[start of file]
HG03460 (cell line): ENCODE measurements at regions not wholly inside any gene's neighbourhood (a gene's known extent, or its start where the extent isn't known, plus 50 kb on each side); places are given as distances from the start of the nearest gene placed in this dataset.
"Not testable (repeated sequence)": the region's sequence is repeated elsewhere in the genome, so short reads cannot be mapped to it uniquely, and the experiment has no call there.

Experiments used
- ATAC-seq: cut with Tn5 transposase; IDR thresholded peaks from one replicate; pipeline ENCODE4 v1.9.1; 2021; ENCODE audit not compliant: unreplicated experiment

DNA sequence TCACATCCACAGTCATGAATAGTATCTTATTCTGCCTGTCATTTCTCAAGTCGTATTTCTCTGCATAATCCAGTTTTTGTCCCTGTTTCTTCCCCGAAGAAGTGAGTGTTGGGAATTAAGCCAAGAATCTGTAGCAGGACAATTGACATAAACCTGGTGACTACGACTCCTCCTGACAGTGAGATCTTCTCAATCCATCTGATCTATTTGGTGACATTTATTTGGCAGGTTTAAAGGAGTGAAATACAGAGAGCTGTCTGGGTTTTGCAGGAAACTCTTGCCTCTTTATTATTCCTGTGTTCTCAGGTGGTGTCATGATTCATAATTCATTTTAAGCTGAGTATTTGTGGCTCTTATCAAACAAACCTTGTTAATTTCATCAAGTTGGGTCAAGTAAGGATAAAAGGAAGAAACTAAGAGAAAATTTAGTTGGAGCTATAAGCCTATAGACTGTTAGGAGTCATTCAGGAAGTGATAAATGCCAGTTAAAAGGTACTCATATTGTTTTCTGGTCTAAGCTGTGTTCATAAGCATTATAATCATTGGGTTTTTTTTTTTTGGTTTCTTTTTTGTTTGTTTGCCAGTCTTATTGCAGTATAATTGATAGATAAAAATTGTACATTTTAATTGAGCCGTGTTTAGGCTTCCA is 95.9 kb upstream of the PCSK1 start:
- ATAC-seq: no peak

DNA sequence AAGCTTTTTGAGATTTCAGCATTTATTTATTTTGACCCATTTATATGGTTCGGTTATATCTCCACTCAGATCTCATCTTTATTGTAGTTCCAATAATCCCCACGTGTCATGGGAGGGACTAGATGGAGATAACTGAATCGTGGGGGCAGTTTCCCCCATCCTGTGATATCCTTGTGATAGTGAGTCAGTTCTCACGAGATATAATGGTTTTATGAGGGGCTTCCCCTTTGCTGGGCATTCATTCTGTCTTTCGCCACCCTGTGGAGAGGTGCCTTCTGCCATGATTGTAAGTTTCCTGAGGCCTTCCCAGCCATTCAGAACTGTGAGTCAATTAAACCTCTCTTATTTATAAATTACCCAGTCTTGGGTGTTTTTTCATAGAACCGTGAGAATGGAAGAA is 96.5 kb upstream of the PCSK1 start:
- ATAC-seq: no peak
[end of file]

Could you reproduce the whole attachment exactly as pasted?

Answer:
HG03460 (cell line): ENCODE measurements at regions not wholly inside any gene's neighbourhood (a gene's known extent, or its start where the extent isn't known, plus 50 kb on each side); places are given as distances from the start of the nearest gene placed in this dataset.
"Not testable (repeated sequence)": the region's sequence is repeated elsewhere in the genome, so short reads cannot be mapped to it uniquely, and the experiment has no call there.

Experiments used
- ATAC-seq: cut with Tn5 transposase; IDR thresholded peaks from one replicate; pipeline ENCODE4 v1.9.1; 2021; ENCODE audit not compliant: unreplicated experiment

DNA sequence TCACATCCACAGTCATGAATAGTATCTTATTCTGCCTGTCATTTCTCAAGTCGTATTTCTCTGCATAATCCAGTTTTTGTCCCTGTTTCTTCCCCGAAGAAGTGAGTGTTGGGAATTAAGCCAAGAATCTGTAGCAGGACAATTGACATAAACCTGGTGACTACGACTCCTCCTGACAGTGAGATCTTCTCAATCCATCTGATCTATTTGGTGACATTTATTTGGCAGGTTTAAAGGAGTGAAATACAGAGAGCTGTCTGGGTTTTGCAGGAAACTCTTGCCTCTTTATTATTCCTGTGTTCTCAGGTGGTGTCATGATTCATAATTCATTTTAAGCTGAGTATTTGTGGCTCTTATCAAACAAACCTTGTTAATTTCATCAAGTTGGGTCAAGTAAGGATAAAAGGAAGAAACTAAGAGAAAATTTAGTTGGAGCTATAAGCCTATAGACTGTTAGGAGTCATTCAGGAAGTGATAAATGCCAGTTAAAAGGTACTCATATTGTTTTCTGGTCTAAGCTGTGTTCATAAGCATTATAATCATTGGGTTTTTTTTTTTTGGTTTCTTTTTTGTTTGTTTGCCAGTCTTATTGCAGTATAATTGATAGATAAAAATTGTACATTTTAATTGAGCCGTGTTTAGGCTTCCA is 95.9 kb upstream of the PCSK1 start:
- ATAC-seq: no peak

DNA sequence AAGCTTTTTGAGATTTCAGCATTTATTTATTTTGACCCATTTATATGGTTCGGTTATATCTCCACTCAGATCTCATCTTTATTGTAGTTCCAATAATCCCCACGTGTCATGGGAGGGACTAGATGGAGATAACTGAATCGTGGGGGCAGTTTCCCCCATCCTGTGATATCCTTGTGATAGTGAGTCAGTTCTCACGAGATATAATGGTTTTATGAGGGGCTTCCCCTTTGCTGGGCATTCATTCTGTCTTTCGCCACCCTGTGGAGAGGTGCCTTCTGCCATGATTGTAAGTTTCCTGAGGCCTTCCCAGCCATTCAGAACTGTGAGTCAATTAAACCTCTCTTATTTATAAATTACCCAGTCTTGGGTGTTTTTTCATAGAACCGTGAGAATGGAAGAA is 96.5 kb upstream of the PCSK1 start:
- ATAC-seq: no peak